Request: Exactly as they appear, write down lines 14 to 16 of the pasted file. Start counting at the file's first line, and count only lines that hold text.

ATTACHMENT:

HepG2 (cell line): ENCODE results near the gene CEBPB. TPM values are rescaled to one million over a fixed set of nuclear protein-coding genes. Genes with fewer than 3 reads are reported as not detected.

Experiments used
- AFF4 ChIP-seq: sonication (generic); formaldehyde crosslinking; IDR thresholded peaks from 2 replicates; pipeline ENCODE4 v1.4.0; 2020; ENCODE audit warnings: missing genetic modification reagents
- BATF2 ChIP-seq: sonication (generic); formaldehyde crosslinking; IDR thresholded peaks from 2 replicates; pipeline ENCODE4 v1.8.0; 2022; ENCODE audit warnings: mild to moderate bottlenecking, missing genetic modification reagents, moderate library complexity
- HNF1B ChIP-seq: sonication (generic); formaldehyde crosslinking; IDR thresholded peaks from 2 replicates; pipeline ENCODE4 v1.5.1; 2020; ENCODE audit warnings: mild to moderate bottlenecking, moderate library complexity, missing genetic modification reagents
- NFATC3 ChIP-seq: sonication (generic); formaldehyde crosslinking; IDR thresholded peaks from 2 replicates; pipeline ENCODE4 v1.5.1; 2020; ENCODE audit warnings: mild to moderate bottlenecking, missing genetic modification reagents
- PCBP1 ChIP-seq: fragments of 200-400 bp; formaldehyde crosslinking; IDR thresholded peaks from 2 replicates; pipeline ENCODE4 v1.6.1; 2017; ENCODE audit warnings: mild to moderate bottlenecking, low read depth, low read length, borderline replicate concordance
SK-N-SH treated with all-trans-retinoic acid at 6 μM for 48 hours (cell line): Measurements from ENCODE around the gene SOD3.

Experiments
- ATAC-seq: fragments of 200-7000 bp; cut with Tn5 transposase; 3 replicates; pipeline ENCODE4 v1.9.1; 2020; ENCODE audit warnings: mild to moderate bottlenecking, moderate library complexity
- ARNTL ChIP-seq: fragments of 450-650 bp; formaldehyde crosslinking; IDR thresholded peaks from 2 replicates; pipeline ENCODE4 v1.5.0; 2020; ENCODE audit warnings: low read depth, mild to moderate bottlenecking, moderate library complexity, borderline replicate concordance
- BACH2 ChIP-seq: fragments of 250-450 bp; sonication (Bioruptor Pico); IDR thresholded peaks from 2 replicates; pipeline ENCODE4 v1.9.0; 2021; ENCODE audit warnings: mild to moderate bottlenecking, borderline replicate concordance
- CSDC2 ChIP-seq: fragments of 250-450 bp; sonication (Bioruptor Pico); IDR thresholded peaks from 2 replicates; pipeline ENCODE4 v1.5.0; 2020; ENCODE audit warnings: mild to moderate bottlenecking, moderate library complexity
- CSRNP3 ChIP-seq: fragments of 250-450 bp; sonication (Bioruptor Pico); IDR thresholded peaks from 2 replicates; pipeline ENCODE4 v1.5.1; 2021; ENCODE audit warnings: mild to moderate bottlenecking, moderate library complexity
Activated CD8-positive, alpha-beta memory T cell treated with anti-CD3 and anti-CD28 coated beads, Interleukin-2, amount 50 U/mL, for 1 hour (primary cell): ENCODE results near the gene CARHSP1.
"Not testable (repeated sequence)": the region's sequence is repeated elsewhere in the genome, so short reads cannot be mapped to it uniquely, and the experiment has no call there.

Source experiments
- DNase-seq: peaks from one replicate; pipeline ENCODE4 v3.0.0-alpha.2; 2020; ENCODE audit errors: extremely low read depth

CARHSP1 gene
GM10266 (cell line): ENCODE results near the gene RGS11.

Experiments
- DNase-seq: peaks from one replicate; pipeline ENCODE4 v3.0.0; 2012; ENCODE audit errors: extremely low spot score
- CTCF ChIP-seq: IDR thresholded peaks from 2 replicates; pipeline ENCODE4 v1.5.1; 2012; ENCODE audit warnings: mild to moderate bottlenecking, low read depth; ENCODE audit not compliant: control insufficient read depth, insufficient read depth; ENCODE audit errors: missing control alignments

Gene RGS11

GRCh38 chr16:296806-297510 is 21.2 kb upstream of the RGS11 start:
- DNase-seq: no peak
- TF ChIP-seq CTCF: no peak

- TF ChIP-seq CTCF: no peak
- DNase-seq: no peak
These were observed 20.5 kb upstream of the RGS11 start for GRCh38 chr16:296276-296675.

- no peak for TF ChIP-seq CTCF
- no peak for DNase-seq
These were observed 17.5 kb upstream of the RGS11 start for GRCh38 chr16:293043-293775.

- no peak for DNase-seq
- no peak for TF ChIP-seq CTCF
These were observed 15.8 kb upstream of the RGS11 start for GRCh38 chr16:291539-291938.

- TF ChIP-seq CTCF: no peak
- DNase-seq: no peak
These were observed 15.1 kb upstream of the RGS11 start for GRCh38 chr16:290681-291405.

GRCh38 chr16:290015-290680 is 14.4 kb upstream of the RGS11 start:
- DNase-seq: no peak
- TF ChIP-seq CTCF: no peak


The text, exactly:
- CSRNP3 ChIP-seq: fragments of 250-450 bp; sonication (Bioruptor Pico); IDR thresholded peaks from 2 replicates; pipeline ENCODE4 v1.5.1; 2021; ENCODE audit warnings: mild to moderate bottlenecking, moderate library complexity
Activated CD8-positive, alpha-beta memory T cell treated with anti-CD3 and anti-CD28 coated beads, Interleukin-2, amount 50 U/mL, for 1 hour (primary cell): ENCODE results near the gene CARHSP1.
"Not testable (repeated sequence)": the region's sequence is repeated elsewhere in the genome, so short reads cannot be mapped to it uniquely, and the experiment has no call there.